Greece promised to shrink its bloated public sector on Tuesday ahead of a second conference call with the EU and the IMF, in a bid to convince them to pay out funds despite repeatedly missing the targets of its bailout deal.
Government officials said a first call on Monday had been ?productive and substantive? and they expected to clinch the release of an 8 billion euro ($11 billion) aid tranche that it needs to avoid running out of cash next month.
But international lenders are running out of patience with Athens, increasing pressure on the country to deliver on pledges to slash its deficit even as the economy heads towards a fourth year of recession.
?Our primary target is to shrink the state,? deputy government spokesman Angelos Tolkas said on NET radio. ?The Greek state budget has stopped paying the wages of some 200,000 civil servants in the last two years. And we are continuing.? Finance Minister Evangelos Venizelos will discuss austerity plans with EU and IMF inspectors at 1700 GMT, his office said.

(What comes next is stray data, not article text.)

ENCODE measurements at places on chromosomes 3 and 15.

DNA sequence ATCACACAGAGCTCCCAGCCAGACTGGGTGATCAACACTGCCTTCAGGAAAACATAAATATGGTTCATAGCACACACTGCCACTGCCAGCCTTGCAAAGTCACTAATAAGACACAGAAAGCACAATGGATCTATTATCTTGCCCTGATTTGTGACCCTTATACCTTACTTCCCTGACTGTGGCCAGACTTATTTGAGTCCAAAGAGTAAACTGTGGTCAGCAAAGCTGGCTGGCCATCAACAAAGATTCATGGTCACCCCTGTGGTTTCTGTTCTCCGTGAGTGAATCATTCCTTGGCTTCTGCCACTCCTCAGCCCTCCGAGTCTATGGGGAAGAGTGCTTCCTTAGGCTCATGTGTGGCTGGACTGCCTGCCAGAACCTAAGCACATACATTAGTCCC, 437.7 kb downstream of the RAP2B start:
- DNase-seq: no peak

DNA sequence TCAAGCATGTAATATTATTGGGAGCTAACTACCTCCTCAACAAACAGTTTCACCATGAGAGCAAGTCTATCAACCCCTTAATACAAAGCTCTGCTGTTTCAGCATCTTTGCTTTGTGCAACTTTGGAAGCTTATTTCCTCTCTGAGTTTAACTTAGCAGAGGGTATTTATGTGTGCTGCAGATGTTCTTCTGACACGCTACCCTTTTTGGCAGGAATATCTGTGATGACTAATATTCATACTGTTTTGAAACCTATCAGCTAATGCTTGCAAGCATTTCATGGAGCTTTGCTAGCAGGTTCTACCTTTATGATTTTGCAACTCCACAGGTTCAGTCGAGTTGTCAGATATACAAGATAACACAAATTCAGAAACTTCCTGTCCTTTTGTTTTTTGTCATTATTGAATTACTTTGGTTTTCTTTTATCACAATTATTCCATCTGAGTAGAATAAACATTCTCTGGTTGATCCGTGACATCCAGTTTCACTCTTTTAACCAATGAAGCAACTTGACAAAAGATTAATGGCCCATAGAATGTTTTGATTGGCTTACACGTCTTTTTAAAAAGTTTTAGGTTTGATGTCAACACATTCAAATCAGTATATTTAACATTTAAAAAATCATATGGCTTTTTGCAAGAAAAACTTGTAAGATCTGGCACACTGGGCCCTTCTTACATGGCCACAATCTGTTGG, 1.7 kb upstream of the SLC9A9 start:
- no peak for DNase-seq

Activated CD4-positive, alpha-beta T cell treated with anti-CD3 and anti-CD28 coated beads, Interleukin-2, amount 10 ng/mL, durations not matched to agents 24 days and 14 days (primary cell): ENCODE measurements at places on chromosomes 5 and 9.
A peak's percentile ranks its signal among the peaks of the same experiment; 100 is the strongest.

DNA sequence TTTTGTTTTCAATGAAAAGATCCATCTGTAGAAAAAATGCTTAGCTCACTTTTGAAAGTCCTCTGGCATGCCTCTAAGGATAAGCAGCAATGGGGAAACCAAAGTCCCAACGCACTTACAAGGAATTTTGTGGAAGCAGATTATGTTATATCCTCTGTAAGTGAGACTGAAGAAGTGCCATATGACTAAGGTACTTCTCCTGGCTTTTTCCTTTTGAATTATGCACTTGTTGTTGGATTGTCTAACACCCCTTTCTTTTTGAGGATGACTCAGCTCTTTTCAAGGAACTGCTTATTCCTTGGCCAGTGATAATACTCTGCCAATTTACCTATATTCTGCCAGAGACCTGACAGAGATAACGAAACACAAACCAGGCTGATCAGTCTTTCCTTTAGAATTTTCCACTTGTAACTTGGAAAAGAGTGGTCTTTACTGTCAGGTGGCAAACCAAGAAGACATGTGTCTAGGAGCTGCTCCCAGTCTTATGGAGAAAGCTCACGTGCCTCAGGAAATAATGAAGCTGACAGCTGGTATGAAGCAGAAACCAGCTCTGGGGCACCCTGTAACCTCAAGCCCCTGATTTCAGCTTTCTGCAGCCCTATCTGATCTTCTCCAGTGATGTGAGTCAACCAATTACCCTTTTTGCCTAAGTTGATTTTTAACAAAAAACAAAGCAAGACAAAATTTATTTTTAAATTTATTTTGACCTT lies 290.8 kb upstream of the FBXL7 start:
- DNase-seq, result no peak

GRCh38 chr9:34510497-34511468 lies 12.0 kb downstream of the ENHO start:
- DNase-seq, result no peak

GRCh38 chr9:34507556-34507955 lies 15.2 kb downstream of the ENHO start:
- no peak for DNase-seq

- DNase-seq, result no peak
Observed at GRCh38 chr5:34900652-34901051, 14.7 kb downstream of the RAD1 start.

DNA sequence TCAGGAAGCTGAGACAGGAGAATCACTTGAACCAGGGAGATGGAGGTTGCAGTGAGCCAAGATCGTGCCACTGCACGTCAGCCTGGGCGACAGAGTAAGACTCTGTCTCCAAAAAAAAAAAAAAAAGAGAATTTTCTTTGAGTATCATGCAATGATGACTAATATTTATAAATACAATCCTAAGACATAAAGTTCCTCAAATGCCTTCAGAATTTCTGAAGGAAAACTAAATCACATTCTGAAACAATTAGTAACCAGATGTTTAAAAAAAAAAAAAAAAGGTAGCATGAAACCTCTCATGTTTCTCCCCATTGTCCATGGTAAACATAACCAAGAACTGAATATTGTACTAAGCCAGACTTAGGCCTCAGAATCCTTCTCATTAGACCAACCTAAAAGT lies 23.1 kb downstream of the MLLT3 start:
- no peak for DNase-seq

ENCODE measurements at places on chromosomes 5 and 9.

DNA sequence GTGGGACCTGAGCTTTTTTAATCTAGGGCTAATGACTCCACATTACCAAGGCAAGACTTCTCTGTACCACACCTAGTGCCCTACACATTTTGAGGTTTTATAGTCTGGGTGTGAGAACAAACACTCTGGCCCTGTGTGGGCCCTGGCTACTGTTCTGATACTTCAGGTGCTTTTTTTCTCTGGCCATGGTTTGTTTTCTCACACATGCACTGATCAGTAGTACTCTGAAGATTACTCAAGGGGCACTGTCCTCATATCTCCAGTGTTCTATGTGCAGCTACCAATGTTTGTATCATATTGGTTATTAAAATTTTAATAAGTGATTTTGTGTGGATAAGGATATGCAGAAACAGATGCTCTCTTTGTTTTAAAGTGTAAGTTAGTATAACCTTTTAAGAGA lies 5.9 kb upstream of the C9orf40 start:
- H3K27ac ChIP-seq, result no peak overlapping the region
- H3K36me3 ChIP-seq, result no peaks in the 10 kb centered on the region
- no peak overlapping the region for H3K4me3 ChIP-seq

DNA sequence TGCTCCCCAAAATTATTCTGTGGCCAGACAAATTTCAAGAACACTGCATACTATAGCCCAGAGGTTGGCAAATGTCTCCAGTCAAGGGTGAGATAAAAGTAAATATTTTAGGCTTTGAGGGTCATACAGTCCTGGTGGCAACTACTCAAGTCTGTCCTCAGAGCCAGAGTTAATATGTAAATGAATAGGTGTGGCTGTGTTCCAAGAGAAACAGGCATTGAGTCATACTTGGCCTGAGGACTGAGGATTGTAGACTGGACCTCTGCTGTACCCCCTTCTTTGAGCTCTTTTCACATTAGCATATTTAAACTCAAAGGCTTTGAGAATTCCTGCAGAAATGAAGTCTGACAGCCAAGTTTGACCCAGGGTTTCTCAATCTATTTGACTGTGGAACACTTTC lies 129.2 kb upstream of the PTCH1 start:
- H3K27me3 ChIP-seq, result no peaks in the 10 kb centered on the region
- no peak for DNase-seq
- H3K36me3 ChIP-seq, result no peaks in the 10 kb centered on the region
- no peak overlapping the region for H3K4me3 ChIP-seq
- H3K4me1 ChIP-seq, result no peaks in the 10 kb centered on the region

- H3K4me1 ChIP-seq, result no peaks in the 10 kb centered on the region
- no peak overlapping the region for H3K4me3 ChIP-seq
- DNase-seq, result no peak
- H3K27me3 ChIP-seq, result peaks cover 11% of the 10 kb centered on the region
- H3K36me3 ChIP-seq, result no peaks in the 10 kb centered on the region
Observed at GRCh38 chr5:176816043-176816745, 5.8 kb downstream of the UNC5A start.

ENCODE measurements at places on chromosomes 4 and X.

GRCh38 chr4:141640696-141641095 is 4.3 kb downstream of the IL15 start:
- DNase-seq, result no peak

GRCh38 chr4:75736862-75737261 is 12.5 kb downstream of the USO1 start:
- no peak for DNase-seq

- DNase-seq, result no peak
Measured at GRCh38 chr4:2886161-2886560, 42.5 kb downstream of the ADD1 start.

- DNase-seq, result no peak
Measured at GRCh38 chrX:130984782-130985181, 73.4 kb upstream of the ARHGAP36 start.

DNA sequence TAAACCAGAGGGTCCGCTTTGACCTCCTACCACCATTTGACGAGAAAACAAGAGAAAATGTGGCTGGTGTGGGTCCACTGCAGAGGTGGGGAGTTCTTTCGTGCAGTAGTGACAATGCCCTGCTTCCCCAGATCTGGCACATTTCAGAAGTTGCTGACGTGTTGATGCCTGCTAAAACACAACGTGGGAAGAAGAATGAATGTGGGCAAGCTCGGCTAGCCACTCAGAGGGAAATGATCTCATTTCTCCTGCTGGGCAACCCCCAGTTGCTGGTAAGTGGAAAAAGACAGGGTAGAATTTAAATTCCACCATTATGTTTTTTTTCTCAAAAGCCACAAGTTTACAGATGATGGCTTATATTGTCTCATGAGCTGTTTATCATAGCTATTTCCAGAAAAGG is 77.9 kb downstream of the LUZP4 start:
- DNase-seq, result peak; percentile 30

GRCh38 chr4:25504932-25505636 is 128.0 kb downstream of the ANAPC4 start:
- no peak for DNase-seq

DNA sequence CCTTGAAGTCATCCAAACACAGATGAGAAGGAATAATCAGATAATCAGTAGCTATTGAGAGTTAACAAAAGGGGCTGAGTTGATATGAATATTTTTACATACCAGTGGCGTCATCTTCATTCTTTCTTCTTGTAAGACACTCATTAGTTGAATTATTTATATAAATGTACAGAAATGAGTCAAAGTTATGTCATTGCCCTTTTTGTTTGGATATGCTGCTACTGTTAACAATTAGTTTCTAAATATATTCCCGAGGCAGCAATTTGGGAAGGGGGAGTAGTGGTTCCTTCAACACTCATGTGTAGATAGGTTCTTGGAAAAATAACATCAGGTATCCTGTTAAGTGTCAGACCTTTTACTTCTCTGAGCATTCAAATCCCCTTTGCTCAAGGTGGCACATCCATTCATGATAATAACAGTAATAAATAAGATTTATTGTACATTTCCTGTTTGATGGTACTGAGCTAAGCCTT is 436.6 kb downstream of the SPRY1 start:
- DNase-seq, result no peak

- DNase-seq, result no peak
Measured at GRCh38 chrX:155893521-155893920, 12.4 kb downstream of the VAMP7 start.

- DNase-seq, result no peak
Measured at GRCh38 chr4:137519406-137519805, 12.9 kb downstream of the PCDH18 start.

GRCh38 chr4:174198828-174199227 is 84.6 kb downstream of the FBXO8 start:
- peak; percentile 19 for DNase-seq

He has pledged to take on as much austerity as needed to avoid a default that would likely trigger deeper turmoil on already shaky global markets and push other indebted countries in the euro zone periphery closer to the brink.
Officials close to the so-called troika of the EU, IMF and European Central Bank said Greece still had work to do before the call, including fleshing out details of how to prevent slippage from next year?s budget deficit target of 6.5 percent of annual output.
European stocks rose on Tuesday as investors looked for bargains after fears that Athens was close to default hit global markets on Monday. The rise happened despite Standard